Early Years Partnership
Q 1: If elected, what will you do to reduce the rising vulnerability among young children in your community?
If elected school trustee, I would like to join the “Early Years Partnership” committee in order to learn more about the Early Years programs and how I can support them. Having young children myself, I am very aware of the significance of loving care at this vulnerable age. I could see myself:
1. Advocating for more funding for the “Strong Start” program and looking into creating a “Strong Start” centre at or near both Ellison Elementary and Black Mountain Elementary Schools. (There is already a thriving “Strong Start” centre at École Peter Greer Elementary in Lake Country.)
2. Looking into having enhanced childcare funding for low income families and possibly introducing government funding for parents who desire to care for their children at home (ie. stay-at-home parents).
3. Supporting current and new programs for babies/toddlers and their caregivers within the District and within our local communities.
Q 2: If elected, what will you do to help increase the number of quality child care spaces in our community?
Q 3: If elected, will you endorse the $10aDay Child Care Plan?
I would need to know more about this program and its benefits. My first concern is for the welfare of our children. I do believe that low-income parents should have access to financial assistance for childcare, be it caring for their children at home if they so desire, or having their children cared for at a childcare facility.
Q 4: If elected, will you advocate for free access to public transit and recreation services for children and reduced transit fares for low-income individuals, families and seniors?
Currently in Kelowna, “an adult customer can bring up to four children (12 years and under) on board for free. Children must get on and off at the same stop as the fare-paying customer” (BCTransit Kelowna). I would definitely be in favour of a program that would also allow low-income individuals and seniors to apply for reduced transit fares.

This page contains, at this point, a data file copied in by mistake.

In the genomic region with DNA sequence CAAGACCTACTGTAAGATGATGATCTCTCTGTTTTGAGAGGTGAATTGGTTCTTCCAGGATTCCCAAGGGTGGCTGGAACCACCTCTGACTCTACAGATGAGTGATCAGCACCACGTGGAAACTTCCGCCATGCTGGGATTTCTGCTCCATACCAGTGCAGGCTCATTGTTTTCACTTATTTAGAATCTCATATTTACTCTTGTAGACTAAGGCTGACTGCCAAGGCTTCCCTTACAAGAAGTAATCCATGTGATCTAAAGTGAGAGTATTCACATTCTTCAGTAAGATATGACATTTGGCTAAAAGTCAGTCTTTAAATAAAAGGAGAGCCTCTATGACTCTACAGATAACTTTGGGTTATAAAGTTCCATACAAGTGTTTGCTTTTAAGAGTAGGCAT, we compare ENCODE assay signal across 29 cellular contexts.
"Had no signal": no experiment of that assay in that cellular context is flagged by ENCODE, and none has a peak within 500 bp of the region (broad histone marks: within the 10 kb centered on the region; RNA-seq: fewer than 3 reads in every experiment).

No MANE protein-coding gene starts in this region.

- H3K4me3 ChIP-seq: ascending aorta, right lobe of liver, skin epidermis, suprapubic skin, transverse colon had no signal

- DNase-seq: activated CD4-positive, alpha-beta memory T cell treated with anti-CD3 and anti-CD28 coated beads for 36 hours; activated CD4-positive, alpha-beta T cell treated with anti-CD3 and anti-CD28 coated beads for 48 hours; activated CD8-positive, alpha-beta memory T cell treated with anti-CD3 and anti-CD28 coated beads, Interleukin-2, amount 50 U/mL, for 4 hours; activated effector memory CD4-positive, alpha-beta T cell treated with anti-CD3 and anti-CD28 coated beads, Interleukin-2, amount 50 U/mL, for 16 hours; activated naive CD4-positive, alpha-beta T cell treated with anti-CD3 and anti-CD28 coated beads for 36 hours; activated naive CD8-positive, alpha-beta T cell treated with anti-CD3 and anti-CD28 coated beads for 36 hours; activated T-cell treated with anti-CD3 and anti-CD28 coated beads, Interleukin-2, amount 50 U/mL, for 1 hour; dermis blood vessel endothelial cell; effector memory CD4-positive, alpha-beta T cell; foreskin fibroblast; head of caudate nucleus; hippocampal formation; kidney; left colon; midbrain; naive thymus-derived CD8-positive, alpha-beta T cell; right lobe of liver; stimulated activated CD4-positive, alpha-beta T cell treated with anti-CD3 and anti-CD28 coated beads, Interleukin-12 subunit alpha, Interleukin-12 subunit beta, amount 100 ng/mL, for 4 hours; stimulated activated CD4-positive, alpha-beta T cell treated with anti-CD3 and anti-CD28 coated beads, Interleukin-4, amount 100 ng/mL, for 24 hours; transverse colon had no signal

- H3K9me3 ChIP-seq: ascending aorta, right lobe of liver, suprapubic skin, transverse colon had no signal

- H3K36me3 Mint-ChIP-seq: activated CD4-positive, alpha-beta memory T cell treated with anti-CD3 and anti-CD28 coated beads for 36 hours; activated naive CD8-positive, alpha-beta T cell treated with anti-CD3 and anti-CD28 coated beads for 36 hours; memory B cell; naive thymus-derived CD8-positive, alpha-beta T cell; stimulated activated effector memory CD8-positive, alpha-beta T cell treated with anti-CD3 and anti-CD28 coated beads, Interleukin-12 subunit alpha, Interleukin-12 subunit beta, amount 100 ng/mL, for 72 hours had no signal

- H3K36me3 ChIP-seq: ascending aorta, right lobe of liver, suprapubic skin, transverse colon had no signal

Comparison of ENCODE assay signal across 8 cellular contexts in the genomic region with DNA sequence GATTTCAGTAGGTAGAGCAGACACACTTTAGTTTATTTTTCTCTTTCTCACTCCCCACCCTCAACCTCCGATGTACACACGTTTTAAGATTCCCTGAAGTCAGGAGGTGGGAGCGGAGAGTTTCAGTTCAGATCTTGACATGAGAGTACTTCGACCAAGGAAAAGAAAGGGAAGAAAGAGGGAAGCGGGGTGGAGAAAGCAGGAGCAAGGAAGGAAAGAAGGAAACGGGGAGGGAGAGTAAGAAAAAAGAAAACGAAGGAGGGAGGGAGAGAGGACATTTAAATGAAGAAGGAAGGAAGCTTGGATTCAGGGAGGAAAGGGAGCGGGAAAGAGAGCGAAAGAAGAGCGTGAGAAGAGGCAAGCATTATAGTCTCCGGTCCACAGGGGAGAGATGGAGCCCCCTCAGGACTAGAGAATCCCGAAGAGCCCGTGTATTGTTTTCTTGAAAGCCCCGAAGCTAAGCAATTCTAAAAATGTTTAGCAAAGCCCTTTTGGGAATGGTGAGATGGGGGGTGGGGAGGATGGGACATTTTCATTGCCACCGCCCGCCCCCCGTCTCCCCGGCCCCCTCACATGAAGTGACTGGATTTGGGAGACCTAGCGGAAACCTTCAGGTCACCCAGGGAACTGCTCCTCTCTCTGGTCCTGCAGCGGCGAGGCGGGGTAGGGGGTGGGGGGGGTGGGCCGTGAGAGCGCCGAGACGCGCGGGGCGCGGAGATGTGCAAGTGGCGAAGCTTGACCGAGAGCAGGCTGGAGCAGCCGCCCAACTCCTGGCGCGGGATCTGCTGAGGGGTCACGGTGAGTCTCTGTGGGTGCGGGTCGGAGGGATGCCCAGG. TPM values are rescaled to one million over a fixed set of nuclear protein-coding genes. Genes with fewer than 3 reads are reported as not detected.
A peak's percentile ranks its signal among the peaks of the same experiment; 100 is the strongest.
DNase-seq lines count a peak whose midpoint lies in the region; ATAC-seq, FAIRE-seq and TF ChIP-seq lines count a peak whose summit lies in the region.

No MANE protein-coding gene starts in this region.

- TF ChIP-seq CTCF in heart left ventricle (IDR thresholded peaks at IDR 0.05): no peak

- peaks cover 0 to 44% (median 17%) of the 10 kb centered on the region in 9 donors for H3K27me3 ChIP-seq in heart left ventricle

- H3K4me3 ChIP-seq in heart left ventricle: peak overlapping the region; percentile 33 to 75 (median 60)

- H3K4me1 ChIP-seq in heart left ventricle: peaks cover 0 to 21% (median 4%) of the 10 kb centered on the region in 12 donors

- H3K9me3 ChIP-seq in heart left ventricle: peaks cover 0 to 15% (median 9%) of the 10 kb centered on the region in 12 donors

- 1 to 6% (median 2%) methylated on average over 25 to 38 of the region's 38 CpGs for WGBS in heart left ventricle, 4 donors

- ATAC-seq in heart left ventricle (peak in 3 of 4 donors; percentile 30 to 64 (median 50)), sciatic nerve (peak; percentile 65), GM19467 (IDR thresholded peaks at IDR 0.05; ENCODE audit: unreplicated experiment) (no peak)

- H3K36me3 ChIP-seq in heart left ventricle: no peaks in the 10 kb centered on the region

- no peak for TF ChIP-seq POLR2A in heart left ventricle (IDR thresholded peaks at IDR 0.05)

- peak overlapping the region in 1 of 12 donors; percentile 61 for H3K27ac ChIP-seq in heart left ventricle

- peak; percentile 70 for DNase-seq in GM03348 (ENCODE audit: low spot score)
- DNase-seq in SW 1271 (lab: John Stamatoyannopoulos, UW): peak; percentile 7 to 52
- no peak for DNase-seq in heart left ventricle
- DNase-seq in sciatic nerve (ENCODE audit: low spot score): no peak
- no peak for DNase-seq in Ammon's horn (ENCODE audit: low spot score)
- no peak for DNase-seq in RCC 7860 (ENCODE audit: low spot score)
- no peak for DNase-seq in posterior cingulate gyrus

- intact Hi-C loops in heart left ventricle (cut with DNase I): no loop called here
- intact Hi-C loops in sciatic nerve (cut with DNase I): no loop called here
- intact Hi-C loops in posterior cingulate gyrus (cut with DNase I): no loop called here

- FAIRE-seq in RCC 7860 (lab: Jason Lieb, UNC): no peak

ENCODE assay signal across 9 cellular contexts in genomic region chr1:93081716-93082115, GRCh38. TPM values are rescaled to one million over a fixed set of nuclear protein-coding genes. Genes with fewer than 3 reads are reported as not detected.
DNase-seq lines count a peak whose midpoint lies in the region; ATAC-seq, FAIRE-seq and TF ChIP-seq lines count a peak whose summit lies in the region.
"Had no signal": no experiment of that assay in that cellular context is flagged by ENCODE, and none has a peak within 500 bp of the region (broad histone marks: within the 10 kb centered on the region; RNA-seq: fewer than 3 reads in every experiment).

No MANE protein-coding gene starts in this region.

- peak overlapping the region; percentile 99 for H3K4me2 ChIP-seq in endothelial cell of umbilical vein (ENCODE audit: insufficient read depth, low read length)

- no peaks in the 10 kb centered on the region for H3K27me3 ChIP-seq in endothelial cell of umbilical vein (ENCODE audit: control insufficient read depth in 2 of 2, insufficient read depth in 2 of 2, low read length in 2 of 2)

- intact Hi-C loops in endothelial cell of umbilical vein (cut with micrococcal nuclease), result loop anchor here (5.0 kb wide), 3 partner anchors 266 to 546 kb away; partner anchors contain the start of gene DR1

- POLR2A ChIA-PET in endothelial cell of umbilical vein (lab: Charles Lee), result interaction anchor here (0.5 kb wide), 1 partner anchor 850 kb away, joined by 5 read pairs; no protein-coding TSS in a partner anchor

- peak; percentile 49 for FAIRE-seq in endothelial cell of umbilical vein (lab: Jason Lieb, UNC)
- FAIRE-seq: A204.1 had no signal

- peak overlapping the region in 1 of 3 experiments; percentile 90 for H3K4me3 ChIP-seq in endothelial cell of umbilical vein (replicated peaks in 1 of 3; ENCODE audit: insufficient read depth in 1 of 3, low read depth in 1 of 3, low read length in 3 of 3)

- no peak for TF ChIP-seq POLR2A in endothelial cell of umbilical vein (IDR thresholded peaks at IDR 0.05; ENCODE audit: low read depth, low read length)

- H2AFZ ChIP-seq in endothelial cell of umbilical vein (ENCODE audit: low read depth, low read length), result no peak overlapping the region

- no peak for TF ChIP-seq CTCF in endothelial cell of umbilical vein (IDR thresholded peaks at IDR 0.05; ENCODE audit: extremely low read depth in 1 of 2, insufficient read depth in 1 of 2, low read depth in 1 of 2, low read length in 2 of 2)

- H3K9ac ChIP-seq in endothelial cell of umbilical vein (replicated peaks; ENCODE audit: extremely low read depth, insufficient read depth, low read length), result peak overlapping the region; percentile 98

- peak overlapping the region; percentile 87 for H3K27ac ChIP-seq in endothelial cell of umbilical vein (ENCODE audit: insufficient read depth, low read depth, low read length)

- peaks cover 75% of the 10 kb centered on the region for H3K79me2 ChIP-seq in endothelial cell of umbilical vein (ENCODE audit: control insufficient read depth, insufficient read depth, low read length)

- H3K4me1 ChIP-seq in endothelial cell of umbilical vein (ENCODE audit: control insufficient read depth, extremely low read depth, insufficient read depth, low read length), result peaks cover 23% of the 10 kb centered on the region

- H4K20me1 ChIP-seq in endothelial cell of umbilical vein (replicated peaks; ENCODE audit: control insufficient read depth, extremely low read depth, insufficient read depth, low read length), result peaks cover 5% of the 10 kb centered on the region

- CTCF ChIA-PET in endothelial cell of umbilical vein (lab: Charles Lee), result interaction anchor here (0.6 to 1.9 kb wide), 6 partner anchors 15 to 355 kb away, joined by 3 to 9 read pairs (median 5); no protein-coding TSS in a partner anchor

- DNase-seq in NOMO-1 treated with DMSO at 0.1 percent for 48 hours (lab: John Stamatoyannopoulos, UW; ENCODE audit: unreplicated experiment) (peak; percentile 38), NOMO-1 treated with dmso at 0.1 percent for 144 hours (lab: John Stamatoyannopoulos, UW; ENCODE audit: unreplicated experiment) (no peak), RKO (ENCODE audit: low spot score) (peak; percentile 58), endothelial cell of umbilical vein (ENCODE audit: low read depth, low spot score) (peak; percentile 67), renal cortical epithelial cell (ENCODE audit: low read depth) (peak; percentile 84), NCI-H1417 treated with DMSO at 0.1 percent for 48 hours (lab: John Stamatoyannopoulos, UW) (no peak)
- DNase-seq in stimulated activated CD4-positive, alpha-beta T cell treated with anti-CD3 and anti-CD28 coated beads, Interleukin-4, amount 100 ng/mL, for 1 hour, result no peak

Q 5: The municipal government has a responsibility to avoid contributing to the problem of low-wage poverty. If elected will you commit to adopting a living wage policy requiring the municipality (or school district) to pay a living wage to both it’s employees and contract staff?I contacted the superintendent of SD23, Kevin Kaardal, to inquire about the wages of SD23 employees. He assured me that our school district employees all make at least $21/hour. There are two part-time positions (noon-hour supervisors and library assistants) that receive $20.72/hour, but the 4% vacation pay they receive bumps their wage up to over $21/hour. Good news!
Q 6: Homelessness and housing affordability is a regional issue that has “spillover effects” from one community to another. If elected, how will you work with the City of Kelowna to support the Journey Home Strategy at a regional level?As a school trustee, a large part of our role is hearing from students and families in our electoral areas. If homelessness and housing affordability is affecting their well-being, we could partner with or be in dialogue with local government to support the “Journey Home Strategy” and other local affordable housing projects.
Q 7: If elected, will you participate in and support the Central Okanagan Poverty Reduction Committee - both with financial and staff resources - to develop a local poverty reduction strategy? Please describe what you see as your City’s role.
If elected school trustee, I will do my best to care for the students and families in the district. I will work on their behalf to ensure quality, safe educational experiences and environments. I will work to understand their needs and concerns. I will work to create policies that will be in their best interest, and I will participate in committees that will see that they are feeling supported and well taken care of. I would like to be on the Central Okanagan Poverty Reduction Committee.